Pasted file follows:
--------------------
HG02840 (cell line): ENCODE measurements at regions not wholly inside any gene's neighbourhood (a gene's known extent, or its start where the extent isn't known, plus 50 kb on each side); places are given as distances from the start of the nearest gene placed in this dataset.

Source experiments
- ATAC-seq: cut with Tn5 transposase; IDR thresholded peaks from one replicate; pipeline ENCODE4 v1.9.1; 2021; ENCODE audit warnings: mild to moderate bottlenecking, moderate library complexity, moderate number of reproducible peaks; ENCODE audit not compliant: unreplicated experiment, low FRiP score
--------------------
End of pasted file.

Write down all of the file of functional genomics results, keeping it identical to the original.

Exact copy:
HG02840 (cell line): ENCODE measurements at regions not wholly inside any gene's neighbourhood (a gene's known extent, or its start where the extent isn't known, plus 50 kb on each side); places are given as distances from the start of the nearest gene placed in this dataset.

Source experiments
- ATAC-seq: cut with Tn5 transposase; IDR thresholded peaks from one replicate; pipeline ENCODE4 v1.9.1; 2021; ENCODE audit warnings: mild to moderate bottlenecking, moderate library complexity, moderate number of reproducible peaks; ENCODE audit not compliant: unreplicated experiment, low FRiP score